Department of Energy

Five Fast Facts About Mathematician Emmy Noether

March 26, 2015

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Mathematician Emmy Noether, who made great contributions to theoretical physics, is this week's Women's History Month honoree. | Photo in Public Domain.

Mathematician Emmy Noether, who made great contributions to theoretical physics, is this week's Women's History Month honoree. | Photo in Public Domain.

It’s Women’s History Month on Energy.gov. During the month of March we’re highlighting the great contributions to science, technology, engineering and mathematics or STEM fields made by women throughout history, as well as taking a look at fascinating work that women are doing in STEM fields today.

Emmy Noether was a groundbreaking German mathematician who made immense contributions to both algebra and physics in the face of great adversity. She is best known for Noether’s Theorem, which had far-reaching consequences for theoretical physics. This past Monday -- March 23, 2015 -- would’ve been her 133rd birthday, when she was honored with a Google Doodle.

Here are some other facts about Emmy Noether you might not know:

  1. Noether studied at University of Erlangen, but was only allowed to audit classes rather than participate fully because of her gender.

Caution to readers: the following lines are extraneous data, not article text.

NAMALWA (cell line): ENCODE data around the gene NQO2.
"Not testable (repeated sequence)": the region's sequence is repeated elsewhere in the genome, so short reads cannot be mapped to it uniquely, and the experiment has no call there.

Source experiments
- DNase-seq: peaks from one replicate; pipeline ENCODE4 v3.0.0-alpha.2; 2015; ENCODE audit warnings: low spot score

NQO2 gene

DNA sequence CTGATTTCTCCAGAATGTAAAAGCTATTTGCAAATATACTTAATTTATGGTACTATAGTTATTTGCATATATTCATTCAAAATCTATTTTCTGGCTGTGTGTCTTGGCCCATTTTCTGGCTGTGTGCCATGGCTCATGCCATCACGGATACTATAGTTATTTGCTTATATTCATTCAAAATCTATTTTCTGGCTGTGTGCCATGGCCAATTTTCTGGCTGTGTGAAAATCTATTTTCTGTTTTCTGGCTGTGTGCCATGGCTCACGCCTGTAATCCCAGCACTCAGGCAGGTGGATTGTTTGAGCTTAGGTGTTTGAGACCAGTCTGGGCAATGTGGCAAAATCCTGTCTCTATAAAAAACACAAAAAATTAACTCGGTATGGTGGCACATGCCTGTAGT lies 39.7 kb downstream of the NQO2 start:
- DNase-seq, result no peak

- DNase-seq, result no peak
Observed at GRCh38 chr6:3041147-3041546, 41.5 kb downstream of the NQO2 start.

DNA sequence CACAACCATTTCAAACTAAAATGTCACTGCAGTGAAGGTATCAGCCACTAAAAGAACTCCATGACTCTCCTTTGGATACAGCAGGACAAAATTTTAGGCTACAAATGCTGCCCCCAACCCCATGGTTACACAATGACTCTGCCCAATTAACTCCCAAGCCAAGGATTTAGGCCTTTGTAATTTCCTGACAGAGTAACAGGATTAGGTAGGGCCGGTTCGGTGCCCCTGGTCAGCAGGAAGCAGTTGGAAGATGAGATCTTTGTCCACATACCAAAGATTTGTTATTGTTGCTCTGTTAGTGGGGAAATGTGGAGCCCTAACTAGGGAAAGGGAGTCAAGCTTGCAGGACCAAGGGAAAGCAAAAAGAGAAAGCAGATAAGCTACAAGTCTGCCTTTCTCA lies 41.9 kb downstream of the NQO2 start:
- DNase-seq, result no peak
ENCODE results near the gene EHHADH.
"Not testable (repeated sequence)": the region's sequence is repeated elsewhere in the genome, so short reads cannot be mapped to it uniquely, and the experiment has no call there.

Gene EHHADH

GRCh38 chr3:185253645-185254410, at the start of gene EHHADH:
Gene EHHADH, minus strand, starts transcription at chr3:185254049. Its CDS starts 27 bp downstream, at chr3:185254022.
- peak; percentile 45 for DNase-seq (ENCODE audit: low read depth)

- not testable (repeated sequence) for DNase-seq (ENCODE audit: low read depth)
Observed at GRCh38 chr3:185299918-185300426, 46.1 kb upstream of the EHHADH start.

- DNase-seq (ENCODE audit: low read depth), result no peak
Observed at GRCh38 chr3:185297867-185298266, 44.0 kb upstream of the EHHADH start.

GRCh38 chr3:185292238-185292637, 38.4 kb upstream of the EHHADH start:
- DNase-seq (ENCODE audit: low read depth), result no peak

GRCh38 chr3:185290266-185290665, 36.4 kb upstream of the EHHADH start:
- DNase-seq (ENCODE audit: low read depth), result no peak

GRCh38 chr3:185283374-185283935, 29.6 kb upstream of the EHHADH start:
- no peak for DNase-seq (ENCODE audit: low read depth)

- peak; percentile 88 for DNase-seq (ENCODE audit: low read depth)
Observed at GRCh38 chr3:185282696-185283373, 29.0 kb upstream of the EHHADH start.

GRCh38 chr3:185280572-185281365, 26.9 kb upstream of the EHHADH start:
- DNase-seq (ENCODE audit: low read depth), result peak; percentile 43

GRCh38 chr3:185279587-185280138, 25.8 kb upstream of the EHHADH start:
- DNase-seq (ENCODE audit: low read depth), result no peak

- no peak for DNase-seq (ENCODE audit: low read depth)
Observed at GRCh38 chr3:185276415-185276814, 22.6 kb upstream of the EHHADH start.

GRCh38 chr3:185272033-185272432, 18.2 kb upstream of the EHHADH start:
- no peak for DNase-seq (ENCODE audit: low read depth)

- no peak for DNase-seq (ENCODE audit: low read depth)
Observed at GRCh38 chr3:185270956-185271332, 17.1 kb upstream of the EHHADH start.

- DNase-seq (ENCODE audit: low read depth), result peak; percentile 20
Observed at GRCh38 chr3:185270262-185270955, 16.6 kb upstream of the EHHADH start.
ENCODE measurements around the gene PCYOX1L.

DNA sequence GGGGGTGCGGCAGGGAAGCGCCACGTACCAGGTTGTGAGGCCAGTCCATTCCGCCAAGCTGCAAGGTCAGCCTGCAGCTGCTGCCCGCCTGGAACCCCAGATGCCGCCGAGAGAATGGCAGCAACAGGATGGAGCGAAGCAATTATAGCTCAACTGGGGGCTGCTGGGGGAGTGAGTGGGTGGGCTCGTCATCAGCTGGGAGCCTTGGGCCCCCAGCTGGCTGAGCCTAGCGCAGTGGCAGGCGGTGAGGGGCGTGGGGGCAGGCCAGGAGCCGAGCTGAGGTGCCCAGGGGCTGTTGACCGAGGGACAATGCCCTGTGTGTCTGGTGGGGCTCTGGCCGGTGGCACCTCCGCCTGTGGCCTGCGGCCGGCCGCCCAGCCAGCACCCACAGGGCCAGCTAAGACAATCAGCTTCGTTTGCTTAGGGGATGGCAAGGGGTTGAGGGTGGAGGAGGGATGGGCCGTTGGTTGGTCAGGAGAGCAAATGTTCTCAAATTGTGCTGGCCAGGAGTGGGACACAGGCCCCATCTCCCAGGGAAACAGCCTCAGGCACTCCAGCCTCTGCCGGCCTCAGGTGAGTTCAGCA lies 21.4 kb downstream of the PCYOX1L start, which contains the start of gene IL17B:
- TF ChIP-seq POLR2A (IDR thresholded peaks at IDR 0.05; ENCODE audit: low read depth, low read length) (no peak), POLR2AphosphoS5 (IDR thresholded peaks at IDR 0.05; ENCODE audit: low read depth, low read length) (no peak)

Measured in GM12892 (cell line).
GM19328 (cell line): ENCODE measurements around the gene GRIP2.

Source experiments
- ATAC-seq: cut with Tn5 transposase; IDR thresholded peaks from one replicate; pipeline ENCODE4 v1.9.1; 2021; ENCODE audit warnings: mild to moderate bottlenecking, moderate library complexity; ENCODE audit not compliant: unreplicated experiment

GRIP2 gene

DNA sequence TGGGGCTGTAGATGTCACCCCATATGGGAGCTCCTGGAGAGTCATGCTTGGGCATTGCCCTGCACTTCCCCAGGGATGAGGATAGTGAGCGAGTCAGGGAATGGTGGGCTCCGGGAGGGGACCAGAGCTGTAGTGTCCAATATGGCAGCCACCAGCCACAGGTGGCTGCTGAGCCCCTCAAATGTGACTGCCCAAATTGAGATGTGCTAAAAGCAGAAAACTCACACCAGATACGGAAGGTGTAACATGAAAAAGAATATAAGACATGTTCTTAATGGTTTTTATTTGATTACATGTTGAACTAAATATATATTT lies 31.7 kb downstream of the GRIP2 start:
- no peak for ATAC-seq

2. When Noether began teaching at the University of Gottingen, her lectures were often advertised under one of her male colleagues’ names and said she would provide “assistance.
  3. Noether would never use lesson plans for her classes, but instead treated them as a time for spontaneous discussion to work out difficult mathematical problems. These discussions were so groundbreaking and thought provoking that the class notes from some of her students formed the basis for textbooks.
  4. In 1933, after the Nazis fired all Jewish professors, Noether came to America, where she taught at Bryn Mawr College in Pennsylvania until her death in 1935 at the age of 53.
  5. Upon hearing about her death, Albert Einstein wrote to the New York Times, calling Noether “the most significant creative mathematical genius thus far produced since the higher education of women began.” Some of her work formed the basis for his Theory of Relativity.